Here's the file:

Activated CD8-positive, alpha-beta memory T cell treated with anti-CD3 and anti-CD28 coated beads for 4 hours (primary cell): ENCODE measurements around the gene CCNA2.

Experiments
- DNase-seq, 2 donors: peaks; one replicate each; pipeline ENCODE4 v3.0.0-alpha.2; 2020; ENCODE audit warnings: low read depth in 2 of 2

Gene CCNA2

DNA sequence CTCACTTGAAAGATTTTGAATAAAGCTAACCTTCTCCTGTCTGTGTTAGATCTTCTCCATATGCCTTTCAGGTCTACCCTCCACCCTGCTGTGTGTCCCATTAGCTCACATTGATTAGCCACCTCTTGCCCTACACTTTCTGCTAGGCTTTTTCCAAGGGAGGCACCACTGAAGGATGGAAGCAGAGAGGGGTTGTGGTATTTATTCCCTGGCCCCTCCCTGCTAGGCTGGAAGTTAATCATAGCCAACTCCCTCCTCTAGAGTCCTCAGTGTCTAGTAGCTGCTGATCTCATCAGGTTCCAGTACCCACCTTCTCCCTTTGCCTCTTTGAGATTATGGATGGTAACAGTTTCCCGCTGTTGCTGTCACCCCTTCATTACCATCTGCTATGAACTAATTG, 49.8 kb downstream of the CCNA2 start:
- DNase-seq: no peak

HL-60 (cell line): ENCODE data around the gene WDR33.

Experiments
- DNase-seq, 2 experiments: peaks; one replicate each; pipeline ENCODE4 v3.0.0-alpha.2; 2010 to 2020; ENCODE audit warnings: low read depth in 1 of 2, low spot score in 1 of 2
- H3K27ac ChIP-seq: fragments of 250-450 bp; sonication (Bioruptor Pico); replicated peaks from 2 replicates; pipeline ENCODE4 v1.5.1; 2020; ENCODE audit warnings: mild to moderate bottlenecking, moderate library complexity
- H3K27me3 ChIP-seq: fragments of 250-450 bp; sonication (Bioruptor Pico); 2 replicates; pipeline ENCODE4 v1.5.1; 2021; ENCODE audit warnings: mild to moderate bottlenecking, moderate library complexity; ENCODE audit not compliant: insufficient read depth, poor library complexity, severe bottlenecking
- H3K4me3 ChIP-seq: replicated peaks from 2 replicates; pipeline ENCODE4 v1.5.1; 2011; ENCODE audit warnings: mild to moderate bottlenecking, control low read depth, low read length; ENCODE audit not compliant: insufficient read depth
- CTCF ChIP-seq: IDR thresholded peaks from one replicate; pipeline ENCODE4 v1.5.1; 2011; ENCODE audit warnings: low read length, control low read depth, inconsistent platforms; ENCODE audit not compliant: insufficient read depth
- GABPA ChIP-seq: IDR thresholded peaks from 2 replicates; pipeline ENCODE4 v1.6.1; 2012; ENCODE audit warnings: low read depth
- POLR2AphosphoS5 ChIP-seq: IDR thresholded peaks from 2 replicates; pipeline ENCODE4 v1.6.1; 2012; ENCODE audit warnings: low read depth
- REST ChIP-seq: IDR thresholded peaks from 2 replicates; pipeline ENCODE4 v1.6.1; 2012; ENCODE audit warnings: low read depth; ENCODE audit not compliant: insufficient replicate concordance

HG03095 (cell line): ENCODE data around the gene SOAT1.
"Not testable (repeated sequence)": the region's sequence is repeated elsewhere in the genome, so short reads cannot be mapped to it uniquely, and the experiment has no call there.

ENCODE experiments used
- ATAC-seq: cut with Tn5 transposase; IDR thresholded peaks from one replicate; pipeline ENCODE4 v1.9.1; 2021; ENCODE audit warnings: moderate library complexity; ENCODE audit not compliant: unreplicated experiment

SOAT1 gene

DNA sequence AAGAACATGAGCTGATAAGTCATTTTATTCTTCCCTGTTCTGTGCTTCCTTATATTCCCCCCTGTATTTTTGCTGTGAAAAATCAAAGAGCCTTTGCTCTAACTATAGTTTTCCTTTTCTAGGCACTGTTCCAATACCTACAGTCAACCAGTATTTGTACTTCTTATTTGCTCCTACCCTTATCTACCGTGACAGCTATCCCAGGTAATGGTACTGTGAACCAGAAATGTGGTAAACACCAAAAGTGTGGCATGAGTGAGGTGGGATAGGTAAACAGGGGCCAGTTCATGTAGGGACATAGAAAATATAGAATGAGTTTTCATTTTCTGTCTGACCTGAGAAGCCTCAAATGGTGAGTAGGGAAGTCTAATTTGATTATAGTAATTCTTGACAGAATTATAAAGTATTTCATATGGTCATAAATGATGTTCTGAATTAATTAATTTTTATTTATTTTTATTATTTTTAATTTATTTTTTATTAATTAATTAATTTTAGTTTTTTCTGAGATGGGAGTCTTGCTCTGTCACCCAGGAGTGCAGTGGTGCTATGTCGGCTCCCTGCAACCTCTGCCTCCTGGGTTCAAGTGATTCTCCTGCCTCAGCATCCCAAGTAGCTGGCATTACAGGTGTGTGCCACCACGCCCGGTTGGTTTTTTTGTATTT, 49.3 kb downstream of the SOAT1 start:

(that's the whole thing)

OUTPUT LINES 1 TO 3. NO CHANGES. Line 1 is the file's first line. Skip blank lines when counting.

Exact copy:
Activated CD8-positive, alpha-beta memory T cell treated with anti-CD3 and anti-CD28 coated beads for 4 hours (primary cell): ENCODE measurements around the gene CCNA2.

Experiments
- DNase-seq, 2 donors: peaks; one replicate each; pipeline ENCODE4 v3.0.0-alpha.2; 2020; ENCODE audit warnings: low read depth in 2 of 2